Starcrossing; Kitchen Madness; Phantasmagoria; A Pangolin’s Tale; Fridge and Chaos are some of the most varied I personally can remember seeing at the Degree Show. No two are alike in style or tone, spanning a refreshing mix of genres from the comedic to the mystical to the horrific. What they do have in common is the fact that they all successfully continue to uphold the high bar of quality that can be expected from the showcase.
Jaeden Cargill makes large gestural paintings and installations which incorporate collage, montage
and video overlaid to create dynamic moving images. The paintings suggest a succession of
splintered images, events and concepts that recall the thinking of Deleuze and Bergmann.
Graduates using bold, graphic styles include Zofia Chamienia’s use of flat, contrasting colours
creates a collage-like effect, with bold colourways such as hot pink, orange and white on a black
background. Her simplified figures are full of lively movement and energy. Tia Fox has created a
beautiful set of large, wooden 2-d images of dinosaurs, to complement her informative children’s
book. Her use of intense, dark greens and browns creates a sense of weight for the reptiles and gives
the illusion of a natural environment for them.
In a dimmed corner of the fine artworks on display on the fifth floor, Maria Touloupa’s Divine Femininity enlightens contemporary female divinity through dreamy saints superimposed upon their reflection on clear acrylic. Touloupa, who is concerned with evanescing traditions and a world which is ‘but a surreal imitation of normality’, accentuates religious iconography with manipulated photography to create an ‘almost illusionary world’ which reflects upon the absurdity of our own world, which is occupied by almost fanatical societal developments such as Artificial Intelligence.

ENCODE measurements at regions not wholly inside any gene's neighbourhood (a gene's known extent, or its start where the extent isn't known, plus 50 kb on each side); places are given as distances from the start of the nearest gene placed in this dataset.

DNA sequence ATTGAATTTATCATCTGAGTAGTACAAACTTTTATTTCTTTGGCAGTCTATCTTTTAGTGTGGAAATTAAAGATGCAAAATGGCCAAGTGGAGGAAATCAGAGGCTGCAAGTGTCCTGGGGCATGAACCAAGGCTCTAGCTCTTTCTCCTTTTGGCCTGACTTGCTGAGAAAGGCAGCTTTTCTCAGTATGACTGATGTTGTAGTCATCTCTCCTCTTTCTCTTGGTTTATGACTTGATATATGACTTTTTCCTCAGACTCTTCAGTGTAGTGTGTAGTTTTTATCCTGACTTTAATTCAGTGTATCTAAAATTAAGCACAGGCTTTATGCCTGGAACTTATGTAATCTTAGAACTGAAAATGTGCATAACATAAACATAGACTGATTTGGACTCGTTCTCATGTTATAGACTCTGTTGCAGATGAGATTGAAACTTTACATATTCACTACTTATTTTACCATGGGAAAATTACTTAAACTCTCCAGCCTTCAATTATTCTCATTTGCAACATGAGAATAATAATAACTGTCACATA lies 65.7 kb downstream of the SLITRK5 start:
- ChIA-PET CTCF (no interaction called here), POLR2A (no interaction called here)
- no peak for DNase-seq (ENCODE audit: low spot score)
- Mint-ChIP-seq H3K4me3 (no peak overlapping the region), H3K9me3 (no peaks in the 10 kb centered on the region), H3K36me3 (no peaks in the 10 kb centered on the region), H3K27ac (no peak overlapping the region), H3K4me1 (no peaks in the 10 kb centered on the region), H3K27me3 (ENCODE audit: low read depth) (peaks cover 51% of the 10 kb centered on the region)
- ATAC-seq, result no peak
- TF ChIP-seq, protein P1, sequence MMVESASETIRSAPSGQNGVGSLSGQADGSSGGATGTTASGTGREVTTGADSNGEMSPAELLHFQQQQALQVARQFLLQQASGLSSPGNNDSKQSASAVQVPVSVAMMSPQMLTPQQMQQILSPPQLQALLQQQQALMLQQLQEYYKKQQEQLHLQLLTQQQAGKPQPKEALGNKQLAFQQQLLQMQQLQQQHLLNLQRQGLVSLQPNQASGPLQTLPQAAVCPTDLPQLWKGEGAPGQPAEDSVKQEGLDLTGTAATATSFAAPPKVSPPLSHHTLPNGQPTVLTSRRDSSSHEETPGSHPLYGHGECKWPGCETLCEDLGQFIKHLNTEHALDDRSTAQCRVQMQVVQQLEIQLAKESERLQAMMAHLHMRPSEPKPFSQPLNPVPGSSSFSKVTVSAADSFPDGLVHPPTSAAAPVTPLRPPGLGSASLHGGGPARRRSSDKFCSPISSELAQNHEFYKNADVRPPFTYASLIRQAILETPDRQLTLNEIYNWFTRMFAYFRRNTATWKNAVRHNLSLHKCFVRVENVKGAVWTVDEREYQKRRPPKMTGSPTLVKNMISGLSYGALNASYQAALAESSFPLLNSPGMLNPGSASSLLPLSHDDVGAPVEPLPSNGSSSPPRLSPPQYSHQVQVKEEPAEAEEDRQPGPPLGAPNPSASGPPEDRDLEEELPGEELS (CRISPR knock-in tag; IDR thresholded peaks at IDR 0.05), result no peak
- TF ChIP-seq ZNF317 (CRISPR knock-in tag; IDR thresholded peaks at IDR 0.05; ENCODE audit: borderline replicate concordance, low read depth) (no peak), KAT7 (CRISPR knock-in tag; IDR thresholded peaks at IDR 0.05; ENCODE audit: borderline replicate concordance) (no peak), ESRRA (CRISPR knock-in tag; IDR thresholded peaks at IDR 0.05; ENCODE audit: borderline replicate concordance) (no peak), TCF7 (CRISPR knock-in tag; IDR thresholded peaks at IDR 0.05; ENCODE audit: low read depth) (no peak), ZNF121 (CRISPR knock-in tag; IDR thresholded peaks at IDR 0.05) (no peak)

Grab your boots and your spurs, “oh it’s a beautiful morning” in Oklahoma!
Rodgers and Hammerstein’s Oklahoma! has made its way from Broadway in the flying forties, to amateur theatrical productions worldwide, and finally the Dundee Youth Music Theatre brings it to the Dundee Rep.
Introduced as ‘poetry to read to the monsters under your bed,’ Sadie Maskery’s first full-length collection unearths magical tropes, blending imagination with scepticism. Her writing permeates the borders between dreams and reality, past and present, attachment and loss in ways that are both whimsical and haunting.
The mythological state of history can cast a shadow on the apparent mundanity of contemporary life. It can be tempting to look at the world and proclaim that we have reached the end of a time where people can look at the world around them with childish wonder. It takes poetic works such as Ruth Mcllroy’s The pot of Earth and the Iron Pot to reinvigorate the majesty of day-to-day life, dissipating the numbness that often accompanies familiarity.
It’s safe to say that The Vagina Monologues is not a play that everyone wants to see. A combination of observations, monologues inspired by interviews about women’s relationships and experiences with their vaginas, and facts about genitalia, the play remains legendary in feminist culture, but is often prefaced by “could you imagine watching…” by others. From the beginning of the play, the point was made clear: ’think about your vagina. Do you like it?’
Intricately lyrical, Dai George’s second collection Karaoke King is infused with musicality and rhythm. Through styles ranging from reggae to calypso to jingles, this deft fusion of themes and contemplations explores concerns surrounding politics and climate change, and trepidation in approaching an increasingly digitalised world….
Eric Ngalle Charles’ work covers his life and experiences as an individual with an identity that has been pushed, and stretched over and around the world. As the blurb describes, his life is one of displacement and trafficking, being taken from his home in Cameroon to Russia, before finally settling in Wales, from where he now describes his story.